Nagas are a race that dwells on multiple planes in the multiverse of Magic: The Gathering, specifically inhabiting the planes of Amonkhet, Ravnica and Tarkir. These nagas vary from the classic naga/lamia approach, with a human upper torso on a snake's body, centaur style, to having a snake's head in addition to that, making them technically a form of serpentfolk.


In Warcraft, Naga are basically elf mermaids. They were Night Elf nobles of the old kingdom, who basically served as part of the Queen Aschara's army of groupies, not doing much on their own besides court matters, being yes men and women to the queen, and getting high on the magic from magic inland sea called the Well of Eternity. When the demons of the Burning Legion came knocking, the Night Elf nobles were the faction that sided with the demons in that war. By the time the demons lost the war, the Nobles were split roughly three ways: Elves who saw this shit was insane and GTFO'd; Legion loyalists; and the Queen's loyalists.

When the demons were kicked out, the Well of Eternity blew up, and Azshara's loyalists stayed with her in her palace on the shore of the Well. The palace had survived the aftermath (either through divine intervention, extremely good luck, or both), but was quickly finding itself sinking into the new ocean that formed in the center of the old continent. In a desperate attempt to save herself and her egomaniacal vision, Queen Azshara made a pact with one of the Old Gods which transformed her people into amphibious snake people: the Naga that was known today. Azshara was also said to grow to enormous proportions, but this information couldn't be verified at the time.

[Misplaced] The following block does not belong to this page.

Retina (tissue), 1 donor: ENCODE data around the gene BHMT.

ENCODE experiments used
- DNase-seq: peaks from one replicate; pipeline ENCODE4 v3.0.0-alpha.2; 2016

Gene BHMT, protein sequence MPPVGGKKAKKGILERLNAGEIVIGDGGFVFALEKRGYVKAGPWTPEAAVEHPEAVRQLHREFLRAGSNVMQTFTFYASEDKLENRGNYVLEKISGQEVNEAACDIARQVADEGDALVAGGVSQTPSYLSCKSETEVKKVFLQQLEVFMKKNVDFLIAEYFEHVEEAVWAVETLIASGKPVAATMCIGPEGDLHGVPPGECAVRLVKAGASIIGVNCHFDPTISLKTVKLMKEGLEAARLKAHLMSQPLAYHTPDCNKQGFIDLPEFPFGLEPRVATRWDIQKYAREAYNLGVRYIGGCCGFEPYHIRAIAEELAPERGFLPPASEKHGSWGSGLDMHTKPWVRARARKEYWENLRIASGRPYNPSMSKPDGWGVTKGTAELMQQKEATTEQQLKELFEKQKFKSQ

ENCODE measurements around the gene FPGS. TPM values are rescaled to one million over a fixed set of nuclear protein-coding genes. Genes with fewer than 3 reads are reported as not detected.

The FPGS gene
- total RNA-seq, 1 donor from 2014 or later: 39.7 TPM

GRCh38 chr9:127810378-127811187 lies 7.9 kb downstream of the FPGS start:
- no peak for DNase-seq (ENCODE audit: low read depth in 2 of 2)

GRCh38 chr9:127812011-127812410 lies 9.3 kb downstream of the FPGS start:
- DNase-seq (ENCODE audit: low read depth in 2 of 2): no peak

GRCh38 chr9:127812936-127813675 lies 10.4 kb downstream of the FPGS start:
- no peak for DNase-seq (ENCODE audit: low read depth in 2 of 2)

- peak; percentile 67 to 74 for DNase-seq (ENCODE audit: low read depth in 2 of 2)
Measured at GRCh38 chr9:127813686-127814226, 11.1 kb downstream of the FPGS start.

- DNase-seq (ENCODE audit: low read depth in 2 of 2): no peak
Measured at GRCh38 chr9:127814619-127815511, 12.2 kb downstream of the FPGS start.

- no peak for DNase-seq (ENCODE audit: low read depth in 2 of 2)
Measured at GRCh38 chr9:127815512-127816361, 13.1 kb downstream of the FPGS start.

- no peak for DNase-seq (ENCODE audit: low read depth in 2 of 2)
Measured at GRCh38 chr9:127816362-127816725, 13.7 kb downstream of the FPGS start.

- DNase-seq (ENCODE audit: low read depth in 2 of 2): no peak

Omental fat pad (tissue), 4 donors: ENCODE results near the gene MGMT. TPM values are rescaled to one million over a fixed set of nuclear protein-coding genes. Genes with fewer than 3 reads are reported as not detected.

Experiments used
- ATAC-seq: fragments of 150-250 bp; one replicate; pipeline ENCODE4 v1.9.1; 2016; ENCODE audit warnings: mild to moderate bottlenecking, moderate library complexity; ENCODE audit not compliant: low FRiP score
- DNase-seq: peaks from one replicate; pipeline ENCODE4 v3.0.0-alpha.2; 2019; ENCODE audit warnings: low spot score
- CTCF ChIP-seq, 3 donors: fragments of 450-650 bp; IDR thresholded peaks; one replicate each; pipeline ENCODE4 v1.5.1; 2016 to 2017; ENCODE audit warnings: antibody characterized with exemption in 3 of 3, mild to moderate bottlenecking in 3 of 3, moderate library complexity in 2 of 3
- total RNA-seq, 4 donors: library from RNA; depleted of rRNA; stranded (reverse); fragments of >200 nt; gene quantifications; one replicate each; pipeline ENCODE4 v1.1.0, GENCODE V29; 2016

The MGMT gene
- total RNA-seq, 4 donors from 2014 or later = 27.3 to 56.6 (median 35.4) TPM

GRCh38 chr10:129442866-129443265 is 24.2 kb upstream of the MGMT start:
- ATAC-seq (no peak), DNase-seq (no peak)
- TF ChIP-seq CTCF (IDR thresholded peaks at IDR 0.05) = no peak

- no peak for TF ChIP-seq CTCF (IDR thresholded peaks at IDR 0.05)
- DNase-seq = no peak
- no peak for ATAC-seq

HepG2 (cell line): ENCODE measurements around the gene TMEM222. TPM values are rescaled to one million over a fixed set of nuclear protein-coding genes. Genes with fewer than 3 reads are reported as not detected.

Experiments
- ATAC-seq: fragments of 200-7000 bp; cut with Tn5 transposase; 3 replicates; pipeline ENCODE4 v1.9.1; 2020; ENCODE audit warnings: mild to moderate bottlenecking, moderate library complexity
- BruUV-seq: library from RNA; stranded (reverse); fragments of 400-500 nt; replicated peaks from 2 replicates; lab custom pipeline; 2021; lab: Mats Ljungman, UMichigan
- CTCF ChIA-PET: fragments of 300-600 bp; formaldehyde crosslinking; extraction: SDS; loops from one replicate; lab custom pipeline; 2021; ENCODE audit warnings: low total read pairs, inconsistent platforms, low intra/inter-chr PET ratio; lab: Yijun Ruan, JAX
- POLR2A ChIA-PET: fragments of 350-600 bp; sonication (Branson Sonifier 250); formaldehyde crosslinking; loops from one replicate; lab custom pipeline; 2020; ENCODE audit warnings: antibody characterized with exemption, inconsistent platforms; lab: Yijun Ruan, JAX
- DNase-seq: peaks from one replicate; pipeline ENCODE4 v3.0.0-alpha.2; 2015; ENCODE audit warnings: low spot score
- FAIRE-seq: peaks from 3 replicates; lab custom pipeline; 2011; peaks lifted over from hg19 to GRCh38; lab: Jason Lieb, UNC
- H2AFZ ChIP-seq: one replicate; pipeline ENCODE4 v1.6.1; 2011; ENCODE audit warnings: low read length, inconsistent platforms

Since then, they've been doing a whole lot of nothing that would be apparent to land dwellers, other than serving as the occasional trash mob. They make a substantial return in Warcraft 3: the Frozen Throne. In the elf campaign, the surviving elf royal, Prince Kael'thas, is helping a force of humans fight the Undead. The elves are left to fight a desperate interdiction action to protect the humans' rear flank, but the racist (and strategically idiotic) human general, infamously named Lord Othmar Garithos leaves Kael with dwindling support. Unexpected help comes from a Naga army lead by a Naga sea witch named Lady Vashj: sorely needed aid against the Undead's surging numbers and the increasingly desperate odds.